Last week, we saw the incredibly selfish lengths Claire was willing to go to make sure Frank stays alive in her future. It was so very frustrating, because Frank is dreary and Jamie is dreamy. We also saw the similarly selfless lengths Jamie was willing to go to appease his wife. One of the great miracles of this show is how this couple manages to stay together in the face of steadily escalating trauma. Yes, relationships are hard—but they needn’t be this hard. Is the passion between them worth the price they pay from one week to the next?
That question only gets harder to defend in this week’s episode, “Best Laid Schemes.” As it opens, Jamie tells Murtagh that the duel isn’t happening. When Murtagh, understandably furious, asks why, Jamie remains cagey, angering Murtagh further. Per usual, Murtagh is the one person who has his head on his shoulders and knows what’s best—and so, of course, is ignored. Outlander‘s greatest strength, at times, is showing us that common sense has no place in certain kinds of storytelling.
Meanwhile, Claire is at the hospital, chatting with the king’s executioner—who’s a volunteer there, naturally. They chat about the pleasures of drawing and quartering; the executioner is quite thorough in his description of what that kind of execution does to the human body. (Let’s take yet another moment to appreciate the relative civility of the 21st century.) The king, the executioner says, is looking to rid Paris of practitioners of the dark arts, and Claire may want to warn her friend Master Raymond.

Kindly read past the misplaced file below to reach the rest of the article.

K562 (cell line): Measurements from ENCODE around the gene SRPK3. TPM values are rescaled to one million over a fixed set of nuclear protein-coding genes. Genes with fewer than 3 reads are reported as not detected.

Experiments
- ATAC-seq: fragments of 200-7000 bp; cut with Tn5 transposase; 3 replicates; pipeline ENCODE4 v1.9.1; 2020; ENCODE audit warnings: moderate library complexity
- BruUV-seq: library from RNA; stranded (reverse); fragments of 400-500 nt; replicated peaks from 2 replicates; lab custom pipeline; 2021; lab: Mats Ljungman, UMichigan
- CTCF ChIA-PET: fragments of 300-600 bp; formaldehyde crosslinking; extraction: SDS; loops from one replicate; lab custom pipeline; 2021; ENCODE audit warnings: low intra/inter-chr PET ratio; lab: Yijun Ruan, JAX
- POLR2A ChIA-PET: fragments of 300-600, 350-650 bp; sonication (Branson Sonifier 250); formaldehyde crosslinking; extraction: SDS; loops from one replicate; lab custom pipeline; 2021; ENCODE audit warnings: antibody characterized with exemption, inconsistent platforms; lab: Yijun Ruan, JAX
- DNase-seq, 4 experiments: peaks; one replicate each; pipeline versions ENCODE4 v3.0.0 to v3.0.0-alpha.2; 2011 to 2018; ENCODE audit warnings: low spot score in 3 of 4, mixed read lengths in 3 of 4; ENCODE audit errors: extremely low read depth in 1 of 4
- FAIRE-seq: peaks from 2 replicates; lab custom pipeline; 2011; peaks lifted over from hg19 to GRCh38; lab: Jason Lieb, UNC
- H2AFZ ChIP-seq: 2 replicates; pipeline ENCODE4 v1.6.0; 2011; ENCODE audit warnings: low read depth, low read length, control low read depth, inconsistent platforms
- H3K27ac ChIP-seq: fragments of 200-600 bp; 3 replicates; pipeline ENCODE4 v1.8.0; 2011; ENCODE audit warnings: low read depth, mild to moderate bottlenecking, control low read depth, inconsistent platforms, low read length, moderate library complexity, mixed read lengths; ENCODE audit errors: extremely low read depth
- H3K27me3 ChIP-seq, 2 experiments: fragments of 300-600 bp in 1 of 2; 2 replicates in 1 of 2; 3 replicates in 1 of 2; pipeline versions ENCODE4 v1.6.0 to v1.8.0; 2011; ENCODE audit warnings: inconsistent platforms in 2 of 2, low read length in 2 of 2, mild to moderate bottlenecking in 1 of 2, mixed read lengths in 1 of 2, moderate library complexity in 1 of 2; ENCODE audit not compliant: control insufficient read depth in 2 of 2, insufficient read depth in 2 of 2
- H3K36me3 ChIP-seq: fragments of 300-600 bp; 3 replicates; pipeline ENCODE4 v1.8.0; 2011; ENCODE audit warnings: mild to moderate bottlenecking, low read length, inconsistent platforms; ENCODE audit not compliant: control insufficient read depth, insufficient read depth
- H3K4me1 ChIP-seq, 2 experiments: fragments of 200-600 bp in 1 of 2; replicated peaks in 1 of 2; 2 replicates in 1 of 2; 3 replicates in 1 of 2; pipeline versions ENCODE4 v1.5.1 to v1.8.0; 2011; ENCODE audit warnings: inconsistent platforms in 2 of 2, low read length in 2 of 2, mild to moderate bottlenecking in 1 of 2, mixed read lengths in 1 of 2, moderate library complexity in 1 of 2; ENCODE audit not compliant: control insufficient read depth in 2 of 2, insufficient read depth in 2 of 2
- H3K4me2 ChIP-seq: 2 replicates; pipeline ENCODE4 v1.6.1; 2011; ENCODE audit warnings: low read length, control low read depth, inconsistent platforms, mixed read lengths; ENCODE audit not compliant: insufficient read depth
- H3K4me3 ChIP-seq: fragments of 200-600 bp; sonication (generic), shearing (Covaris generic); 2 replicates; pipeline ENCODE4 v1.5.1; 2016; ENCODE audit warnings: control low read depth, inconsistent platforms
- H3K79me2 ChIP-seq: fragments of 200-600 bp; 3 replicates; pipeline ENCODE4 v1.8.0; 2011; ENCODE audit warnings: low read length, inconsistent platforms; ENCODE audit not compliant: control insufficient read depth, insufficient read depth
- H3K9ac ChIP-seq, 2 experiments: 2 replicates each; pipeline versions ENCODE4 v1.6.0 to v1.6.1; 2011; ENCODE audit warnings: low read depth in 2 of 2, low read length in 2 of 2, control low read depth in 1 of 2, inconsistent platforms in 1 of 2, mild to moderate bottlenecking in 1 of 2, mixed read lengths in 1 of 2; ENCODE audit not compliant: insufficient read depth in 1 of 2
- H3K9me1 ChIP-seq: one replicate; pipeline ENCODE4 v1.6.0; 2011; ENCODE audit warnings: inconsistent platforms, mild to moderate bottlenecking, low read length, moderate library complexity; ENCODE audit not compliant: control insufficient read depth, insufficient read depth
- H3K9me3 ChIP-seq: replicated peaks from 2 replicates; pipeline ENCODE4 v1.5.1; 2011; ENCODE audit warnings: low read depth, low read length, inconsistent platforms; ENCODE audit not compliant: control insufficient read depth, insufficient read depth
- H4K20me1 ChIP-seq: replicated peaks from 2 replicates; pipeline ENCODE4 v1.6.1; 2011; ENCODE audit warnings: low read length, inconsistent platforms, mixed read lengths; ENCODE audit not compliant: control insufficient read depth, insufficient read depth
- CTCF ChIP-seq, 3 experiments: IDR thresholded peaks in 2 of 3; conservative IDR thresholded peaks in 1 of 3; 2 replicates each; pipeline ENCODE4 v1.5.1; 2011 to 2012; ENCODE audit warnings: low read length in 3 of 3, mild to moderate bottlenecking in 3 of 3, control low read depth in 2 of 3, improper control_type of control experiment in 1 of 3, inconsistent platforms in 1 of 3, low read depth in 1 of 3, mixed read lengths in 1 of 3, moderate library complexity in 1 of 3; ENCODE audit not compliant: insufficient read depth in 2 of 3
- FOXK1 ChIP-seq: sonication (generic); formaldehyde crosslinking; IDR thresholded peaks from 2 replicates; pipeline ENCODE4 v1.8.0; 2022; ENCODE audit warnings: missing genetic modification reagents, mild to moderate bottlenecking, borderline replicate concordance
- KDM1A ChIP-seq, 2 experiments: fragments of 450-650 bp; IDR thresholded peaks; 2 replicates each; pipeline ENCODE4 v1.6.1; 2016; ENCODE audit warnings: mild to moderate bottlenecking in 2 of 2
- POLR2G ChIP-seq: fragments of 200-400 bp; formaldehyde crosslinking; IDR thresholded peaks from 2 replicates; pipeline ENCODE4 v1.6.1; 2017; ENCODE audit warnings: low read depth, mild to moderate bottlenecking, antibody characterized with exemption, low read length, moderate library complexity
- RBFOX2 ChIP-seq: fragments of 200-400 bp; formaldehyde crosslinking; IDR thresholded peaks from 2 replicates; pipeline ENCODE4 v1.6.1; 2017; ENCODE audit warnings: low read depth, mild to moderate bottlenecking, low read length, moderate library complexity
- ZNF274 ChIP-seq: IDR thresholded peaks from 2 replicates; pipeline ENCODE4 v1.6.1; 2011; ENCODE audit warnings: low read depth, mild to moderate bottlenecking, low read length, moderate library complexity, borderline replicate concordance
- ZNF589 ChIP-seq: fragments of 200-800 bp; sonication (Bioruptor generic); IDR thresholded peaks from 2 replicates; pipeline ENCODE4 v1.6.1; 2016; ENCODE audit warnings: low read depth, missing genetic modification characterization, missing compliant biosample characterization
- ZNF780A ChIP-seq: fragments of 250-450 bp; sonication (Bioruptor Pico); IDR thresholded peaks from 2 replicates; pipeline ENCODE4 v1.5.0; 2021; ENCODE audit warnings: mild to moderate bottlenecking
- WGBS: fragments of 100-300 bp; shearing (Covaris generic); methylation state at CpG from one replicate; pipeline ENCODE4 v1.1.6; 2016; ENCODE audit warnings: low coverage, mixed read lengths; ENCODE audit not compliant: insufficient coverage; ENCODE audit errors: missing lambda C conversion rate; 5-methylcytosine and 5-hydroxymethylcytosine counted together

Back at home, Jamie gives his very pregnant wife a foot rub in front of the fire. If this is what holding a grudge looks like, he is terrible at it. He asks Claire to promise that, should something happen to him, she’ll return to the stones and go back to Frank. Claire promises, because she remains the woman who gets to have her cake and eat it too. To be clear, that isn’t necessarily a bad thing. It’s about time a woman got to be the alpha and the omega of a television show. It’s just that Claire could probably stand to share some of her cake sometimes. (Perhaps my wanting that is the patriarchy speaking. Alas.)
The three musketeers still have some work to do, though, in stopping the wine shipment from getting into Charles Stuart’s hands. Claire sets to mixing various herbs and potions to mimic the symptoms of smallpox, with Jamie as guinea pig; before long, he’s nauseated and his chest is red. Murtagh, however, is not impressed—in fact, he storms out in protest of the “trickery.” Jamie catches up to him in the courtyard, and finally tells Murtagh the truth about the whole time-travel thing. It’s nice to see Murtagh finally get the trust he deserves, but the fact that yet another person accepts Claire’s time-travel story wholesale makes me wonder how democracy ever managed to overtake monarchy.
It’s nice to see Murtagh finally get the trust he deserves, but the fact that yet another person accepts Claire’s time-travel story wholesale makes me wonder how democracy ever managed to overtake monarchy.
Sabotage ahoy! Jamie and Fergus set off to poison St. Germain’s men, while Claire and Murtagh bond over the burden she carries. As hot and gallant as Jamie is, I can’t deny that Murtagh also receives a fair portion of my love and lust. (I’m saying, the man knows how to wear a kilt.) The scheme works, and Charles Stuart asks Jamie to transport the wine. St. Germain, as suspicious as he is terrible, decides to go along to protect his investment.